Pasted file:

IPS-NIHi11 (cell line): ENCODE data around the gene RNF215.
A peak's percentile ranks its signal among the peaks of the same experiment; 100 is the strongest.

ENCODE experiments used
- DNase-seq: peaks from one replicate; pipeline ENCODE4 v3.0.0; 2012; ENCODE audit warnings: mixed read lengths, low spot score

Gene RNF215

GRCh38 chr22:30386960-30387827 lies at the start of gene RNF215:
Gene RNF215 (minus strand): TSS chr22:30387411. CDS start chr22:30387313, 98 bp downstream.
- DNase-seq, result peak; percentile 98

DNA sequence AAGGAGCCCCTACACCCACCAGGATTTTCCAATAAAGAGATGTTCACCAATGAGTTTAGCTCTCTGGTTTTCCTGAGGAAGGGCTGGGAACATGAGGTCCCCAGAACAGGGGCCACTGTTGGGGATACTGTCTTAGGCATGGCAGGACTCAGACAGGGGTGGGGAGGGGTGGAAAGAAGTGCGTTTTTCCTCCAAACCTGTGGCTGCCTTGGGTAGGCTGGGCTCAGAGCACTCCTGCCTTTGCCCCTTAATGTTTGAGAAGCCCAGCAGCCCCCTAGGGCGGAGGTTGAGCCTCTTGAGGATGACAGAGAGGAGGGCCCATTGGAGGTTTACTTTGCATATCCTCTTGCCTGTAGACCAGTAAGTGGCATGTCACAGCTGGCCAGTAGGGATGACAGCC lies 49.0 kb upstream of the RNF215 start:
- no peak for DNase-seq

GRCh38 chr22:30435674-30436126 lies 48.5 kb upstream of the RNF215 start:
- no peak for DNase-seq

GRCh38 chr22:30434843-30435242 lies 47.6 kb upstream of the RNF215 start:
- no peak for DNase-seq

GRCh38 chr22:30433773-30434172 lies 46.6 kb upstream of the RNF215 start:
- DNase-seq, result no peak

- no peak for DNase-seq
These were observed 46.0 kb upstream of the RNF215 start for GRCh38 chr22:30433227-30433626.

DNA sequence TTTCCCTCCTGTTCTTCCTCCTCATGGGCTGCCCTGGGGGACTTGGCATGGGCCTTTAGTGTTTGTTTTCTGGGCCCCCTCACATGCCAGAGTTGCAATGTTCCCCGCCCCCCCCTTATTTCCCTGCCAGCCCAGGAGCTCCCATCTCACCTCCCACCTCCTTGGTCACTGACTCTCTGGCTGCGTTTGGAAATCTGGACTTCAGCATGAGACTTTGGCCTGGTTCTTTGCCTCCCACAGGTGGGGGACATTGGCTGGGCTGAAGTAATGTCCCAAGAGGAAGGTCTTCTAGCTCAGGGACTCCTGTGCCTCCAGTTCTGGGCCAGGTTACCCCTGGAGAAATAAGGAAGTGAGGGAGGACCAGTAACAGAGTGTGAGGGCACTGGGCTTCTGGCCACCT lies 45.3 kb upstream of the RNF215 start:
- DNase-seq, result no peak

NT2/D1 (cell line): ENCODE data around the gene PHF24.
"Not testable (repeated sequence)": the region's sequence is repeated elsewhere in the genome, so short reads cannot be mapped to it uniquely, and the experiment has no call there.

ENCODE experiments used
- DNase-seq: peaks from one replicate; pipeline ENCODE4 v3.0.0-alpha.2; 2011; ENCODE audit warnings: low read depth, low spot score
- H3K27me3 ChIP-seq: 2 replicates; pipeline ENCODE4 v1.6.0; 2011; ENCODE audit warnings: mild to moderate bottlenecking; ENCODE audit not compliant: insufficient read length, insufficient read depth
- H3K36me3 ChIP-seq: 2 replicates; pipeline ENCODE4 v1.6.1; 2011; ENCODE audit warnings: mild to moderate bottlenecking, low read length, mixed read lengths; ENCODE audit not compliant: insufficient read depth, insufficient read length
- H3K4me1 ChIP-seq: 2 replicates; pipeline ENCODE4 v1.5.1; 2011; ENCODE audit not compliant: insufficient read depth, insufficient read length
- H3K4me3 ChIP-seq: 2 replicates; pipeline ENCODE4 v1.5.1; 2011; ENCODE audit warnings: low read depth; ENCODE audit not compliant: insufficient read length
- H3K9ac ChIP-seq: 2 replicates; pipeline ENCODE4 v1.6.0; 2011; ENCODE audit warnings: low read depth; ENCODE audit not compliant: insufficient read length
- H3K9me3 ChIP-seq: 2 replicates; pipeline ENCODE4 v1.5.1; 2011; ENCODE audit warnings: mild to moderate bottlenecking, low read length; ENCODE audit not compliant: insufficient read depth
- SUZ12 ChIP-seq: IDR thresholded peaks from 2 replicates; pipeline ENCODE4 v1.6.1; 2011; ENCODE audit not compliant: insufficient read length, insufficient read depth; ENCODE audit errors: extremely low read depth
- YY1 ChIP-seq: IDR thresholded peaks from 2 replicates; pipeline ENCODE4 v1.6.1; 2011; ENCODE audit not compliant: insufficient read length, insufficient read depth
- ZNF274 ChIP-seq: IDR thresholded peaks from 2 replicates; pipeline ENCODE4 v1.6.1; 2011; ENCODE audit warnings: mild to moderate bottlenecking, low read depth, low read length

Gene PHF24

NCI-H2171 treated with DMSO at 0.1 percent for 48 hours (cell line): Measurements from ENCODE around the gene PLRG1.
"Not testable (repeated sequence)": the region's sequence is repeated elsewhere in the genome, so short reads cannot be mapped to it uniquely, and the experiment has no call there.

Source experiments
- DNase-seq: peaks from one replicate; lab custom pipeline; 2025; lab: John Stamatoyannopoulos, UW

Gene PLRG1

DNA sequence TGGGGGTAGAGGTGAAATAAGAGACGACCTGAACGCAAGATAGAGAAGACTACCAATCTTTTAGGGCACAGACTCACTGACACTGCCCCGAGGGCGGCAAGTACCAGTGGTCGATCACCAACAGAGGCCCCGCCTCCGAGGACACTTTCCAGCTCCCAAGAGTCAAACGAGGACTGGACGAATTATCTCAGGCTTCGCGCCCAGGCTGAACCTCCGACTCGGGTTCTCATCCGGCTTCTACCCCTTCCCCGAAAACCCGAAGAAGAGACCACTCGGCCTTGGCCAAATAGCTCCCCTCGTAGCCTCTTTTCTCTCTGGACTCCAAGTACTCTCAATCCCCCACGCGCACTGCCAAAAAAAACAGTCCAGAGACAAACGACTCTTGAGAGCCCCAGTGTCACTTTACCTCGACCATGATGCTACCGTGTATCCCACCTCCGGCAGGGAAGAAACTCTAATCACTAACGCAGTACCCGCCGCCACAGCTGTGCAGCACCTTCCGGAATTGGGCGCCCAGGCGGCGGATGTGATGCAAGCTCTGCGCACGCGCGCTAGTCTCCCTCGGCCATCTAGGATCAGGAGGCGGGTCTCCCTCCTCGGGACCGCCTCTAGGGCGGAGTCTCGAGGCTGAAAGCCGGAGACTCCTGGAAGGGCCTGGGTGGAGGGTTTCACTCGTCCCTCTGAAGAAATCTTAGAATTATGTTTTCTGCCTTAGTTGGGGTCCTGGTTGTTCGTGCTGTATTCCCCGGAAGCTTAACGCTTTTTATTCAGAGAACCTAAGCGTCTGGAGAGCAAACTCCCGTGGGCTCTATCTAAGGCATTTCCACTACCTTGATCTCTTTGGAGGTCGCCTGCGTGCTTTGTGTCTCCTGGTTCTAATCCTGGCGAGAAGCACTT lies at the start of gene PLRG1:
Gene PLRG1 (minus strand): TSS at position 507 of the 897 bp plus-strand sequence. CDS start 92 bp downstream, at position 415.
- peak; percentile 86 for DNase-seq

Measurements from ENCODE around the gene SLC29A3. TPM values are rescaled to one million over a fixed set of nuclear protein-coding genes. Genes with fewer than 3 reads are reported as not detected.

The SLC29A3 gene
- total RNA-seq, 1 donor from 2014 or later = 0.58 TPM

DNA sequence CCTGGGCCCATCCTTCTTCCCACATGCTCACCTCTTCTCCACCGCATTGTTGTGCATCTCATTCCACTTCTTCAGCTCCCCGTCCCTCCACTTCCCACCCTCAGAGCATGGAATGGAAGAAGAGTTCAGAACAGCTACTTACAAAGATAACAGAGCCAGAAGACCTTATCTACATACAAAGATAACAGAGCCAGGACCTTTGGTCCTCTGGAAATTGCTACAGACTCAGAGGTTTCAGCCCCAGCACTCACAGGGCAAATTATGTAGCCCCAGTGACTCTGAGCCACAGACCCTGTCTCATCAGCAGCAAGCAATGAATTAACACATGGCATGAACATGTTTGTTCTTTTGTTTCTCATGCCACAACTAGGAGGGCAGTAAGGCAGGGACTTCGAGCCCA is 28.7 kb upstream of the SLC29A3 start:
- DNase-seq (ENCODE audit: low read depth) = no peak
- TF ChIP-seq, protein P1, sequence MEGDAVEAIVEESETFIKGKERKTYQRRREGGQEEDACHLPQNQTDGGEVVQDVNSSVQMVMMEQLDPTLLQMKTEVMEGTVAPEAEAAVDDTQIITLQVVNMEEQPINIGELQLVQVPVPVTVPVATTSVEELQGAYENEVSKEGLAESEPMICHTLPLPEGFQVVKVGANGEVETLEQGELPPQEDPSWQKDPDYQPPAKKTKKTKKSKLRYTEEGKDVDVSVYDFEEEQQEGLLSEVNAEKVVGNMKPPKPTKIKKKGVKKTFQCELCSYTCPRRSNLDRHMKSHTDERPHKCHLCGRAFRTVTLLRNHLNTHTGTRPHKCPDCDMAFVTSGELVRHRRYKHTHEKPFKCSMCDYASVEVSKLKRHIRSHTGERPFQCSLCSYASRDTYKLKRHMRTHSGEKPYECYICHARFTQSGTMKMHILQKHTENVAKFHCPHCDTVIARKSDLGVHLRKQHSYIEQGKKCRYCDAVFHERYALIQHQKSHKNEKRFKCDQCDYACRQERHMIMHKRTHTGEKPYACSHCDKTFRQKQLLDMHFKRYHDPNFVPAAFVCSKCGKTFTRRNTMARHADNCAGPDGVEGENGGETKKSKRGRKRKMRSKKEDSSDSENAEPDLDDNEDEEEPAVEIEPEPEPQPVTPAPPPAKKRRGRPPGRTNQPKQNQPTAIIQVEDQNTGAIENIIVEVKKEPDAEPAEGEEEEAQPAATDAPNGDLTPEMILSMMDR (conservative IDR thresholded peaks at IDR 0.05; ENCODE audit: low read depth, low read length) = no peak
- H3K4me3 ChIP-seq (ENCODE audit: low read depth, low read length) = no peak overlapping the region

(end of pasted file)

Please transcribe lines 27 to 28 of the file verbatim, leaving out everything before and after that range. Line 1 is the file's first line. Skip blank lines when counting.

- H3K4me1 ChIP-seq: 2 replicates; pipeline ENCODE4 v1.5.1; 2011; ENCODE audit not compliant: insufficient read depth, insufficient read length
- H3K4me3 ChIP-seq: 2 replicates; pipeline ENCODE4 v1.5.1; 2011; ENCODE audit warnings: low read depth; ENCODE audit not compliant: insufficient read length